Transformers and World Building

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Here’s a snippet (by me) from a wider conversation about the current plot/direction of IDW’s Lost Light Transformers comic series. It’s a subject close to my heart for reasons that hopefully I’ll be able to divulge at some point in the who-knows-when-or-if future:

“Typically is most fiction the ‘bad’ guys are characterised by the oppressive rulers – think The Empire/First Order from Star Wars, to name one of countless examples. The ‘good’ guys, meanwhile, are the freedom fighters (Rebels/Resistance) who seek to assert individuality. On that reading, in a lot of TF fictions the Autobots are the establishment elite and the Decepticons fight for freedom from that rule. In the case of Transformers there are of course a thousand other nuances which upend this argument, although none of that presents a big a problem as the fact that what each side is actually fighting for is frequently vague and undefined. These things, however, are definitely a problem that Roberts has identified and attempted to tackle, at least from what I have read.

“And spot on about the robots being humanised – always have been, and have to be really. Which again leads to another problem. With humanisation comes the natural veer towards human problems – relationships, procreation, mortality. None of which is addressed by the basic TF narrative model. I personally find it impossible to conjure a compelling TF universe that, as a result, doesn’t take all of these elements into account and try and construct the universe around them. Which is actually ideal as it gives the writer tremendous freedoms to sculpt something original that serves whatever their narrative goals may be.”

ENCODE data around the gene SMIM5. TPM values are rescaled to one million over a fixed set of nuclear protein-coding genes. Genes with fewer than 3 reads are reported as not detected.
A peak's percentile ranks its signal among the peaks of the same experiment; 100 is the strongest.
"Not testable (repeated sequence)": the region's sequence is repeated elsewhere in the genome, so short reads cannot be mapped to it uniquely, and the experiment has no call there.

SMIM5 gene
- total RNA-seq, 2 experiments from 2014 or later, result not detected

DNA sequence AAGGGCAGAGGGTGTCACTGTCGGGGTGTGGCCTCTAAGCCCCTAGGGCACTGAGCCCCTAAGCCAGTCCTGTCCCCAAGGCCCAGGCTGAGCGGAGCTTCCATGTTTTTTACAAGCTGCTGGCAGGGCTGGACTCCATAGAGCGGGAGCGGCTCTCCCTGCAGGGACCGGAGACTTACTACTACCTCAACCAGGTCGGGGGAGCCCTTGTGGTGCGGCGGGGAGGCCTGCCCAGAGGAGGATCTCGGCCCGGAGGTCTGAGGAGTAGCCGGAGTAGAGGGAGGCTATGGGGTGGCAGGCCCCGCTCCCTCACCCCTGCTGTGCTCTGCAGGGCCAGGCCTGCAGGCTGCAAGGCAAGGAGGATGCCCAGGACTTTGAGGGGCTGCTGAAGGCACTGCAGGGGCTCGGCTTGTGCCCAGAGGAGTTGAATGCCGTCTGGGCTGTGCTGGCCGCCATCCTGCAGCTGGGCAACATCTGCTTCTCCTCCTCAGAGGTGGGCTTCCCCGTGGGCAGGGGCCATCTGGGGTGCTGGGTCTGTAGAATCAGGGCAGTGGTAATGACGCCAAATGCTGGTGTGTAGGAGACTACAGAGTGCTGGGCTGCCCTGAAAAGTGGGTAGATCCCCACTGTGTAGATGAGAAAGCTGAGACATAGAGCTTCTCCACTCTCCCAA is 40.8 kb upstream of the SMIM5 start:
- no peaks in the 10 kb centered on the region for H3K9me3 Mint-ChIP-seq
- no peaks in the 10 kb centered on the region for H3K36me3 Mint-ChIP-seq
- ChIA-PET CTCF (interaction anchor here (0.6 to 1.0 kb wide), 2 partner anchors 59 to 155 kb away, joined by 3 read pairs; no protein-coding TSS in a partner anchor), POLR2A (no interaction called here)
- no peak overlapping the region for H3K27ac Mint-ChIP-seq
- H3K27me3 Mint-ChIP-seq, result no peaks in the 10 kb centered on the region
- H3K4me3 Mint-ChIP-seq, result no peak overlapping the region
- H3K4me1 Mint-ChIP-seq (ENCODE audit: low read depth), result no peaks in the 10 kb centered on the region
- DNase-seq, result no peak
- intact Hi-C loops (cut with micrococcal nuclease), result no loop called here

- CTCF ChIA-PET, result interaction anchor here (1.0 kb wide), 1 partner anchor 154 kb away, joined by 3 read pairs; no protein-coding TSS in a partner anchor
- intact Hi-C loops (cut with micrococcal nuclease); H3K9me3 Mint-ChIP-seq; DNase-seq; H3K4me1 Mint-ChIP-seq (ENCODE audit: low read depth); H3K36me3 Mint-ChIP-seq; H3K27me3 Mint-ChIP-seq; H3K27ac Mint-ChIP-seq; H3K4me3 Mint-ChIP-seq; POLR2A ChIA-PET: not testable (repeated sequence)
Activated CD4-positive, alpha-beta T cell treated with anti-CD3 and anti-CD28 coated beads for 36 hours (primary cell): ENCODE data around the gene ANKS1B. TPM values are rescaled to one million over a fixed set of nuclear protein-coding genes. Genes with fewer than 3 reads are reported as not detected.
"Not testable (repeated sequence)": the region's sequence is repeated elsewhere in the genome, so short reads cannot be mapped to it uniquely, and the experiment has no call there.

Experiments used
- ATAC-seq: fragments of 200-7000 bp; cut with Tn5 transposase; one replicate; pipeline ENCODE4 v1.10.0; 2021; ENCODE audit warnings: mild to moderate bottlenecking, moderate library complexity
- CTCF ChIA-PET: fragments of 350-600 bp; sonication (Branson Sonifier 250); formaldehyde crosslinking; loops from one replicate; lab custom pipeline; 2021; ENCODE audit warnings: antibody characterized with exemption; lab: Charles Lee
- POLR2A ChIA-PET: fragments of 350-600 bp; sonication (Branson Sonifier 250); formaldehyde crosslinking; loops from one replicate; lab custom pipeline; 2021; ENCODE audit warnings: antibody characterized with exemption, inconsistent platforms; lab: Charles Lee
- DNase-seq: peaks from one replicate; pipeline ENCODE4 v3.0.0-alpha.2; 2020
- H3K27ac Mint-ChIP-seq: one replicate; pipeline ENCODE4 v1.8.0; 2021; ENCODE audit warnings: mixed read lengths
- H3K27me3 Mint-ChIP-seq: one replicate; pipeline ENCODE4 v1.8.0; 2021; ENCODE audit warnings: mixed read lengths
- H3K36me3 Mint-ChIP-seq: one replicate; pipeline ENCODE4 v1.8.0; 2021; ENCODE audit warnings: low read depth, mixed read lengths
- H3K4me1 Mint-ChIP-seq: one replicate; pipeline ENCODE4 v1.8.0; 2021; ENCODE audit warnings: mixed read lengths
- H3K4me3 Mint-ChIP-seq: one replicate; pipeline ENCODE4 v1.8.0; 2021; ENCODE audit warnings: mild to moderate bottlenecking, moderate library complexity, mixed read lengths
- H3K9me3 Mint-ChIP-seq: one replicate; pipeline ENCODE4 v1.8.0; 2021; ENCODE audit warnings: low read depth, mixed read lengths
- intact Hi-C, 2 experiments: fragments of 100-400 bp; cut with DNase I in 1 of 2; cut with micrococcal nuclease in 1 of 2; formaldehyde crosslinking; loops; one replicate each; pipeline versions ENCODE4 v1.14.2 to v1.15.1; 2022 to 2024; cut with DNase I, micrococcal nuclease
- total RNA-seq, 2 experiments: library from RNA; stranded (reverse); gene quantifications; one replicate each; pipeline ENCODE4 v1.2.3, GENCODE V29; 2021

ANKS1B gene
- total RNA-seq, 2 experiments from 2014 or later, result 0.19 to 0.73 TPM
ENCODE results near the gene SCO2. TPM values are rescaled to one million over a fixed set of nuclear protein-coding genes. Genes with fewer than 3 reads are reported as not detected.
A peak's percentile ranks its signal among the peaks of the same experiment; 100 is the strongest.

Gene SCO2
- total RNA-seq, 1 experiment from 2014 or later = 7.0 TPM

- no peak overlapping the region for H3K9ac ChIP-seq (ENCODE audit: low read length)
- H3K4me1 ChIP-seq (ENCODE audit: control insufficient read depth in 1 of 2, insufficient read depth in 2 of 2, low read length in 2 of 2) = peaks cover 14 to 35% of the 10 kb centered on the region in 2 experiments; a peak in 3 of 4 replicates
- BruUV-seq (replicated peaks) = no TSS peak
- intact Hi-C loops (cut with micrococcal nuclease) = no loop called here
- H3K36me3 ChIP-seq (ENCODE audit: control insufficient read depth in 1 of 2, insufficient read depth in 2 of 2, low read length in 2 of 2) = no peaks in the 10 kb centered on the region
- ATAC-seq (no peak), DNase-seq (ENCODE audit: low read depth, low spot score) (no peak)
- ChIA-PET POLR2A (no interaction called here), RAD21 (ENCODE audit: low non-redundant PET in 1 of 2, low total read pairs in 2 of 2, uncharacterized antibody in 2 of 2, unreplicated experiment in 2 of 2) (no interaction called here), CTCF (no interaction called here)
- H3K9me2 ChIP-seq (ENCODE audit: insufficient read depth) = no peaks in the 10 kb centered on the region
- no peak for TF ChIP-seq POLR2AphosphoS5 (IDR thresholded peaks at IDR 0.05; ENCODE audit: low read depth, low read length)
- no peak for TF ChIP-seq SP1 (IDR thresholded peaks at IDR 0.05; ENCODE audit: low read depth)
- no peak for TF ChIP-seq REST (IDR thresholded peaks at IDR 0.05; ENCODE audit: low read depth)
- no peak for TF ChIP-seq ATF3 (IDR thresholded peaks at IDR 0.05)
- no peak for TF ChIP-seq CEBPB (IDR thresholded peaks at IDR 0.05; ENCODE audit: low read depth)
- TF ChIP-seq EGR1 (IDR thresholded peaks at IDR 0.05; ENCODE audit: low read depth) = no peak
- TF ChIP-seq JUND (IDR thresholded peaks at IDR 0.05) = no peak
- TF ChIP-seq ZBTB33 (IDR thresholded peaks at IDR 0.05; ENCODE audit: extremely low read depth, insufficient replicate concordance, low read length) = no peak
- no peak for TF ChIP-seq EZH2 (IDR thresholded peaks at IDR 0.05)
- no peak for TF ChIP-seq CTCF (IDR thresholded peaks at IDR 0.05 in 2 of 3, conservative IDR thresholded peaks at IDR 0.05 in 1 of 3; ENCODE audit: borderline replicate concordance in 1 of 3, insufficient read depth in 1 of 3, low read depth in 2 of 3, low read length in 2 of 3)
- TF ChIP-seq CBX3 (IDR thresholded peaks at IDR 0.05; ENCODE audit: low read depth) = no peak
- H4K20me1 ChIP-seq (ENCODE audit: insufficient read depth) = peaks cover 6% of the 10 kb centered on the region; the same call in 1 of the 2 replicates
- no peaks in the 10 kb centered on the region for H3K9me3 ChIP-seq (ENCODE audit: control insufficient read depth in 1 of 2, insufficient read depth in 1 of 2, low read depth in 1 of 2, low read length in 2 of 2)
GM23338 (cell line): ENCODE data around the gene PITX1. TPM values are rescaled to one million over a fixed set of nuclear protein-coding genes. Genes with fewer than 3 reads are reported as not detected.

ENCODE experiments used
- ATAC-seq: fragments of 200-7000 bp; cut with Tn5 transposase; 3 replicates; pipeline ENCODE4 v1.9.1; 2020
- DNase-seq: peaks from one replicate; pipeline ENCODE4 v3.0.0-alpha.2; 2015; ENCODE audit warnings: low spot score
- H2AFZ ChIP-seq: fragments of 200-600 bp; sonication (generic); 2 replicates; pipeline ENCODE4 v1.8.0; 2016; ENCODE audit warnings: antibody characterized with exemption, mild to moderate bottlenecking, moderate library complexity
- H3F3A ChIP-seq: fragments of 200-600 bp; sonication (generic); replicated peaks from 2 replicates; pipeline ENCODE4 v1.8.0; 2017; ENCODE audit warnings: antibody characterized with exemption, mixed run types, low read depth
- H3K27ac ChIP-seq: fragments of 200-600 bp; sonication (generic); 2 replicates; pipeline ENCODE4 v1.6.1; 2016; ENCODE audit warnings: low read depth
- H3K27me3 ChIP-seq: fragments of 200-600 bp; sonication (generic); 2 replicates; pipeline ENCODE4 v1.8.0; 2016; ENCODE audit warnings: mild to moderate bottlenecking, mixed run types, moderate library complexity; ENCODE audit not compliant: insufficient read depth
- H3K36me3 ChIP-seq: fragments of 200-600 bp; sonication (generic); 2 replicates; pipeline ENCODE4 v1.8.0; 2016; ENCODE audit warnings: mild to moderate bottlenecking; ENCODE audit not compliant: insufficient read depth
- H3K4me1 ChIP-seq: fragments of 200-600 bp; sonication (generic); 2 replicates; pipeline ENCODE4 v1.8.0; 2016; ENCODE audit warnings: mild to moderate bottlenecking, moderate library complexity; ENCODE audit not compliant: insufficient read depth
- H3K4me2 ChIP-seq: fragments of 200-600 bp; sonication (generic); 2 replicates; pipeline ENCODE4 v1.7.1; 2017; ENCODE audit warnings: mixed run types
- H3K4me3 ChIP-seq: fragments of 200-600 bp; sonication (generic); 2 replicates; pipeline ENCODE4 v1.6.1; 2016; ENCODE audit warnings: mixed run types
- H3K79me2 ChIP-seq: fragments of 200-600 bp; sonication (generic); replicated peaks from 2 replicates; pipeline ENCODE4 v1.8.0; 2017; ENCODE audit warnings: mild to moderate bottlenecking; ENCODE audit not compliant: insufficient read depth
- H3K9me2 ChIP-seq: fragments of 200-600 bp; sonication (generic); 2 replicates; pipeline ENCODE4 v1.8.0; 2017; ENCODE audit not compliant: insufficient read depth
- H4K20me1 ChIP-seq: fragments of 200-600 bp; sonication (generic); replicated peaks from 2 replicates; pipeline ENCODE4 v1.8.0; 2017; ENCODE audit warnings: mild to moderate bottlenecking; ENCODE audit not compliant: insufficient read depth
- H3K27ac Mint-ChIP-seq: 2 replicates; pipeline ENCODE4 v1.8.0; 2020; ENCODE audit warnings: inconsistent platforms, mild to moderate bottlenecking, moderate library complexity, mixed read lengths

One thought on “Transformers and World Building

  1. James Roberts gets a lot of (rightfully deserved) praise, but I really enjoyed the first season of John Barber’s run on the Robots In Disguise. A proper post-war “What happens now” setup that really played to the new status-quo and had fascinating political games. It addressed the idea that the war had gone on for so long that hardly anyone had any idea what to do when it was over. Stuff like Cybertronians who hadn’t been part of the war hating both sides, Starscream being in his element as shifty political opportunist, Bumblebee realising that you need more than likeability when people are looking for jobs, the gaps between the Decepticons who were actual freedom fighters vs the thugs that had joined up just to fight people… it was great stuff with a great ending. Best thing Barber wrote.

    Well, okay, second best. You’re never going to beat “Thundercracker is a terrible screenwriter but he also has a dog.”

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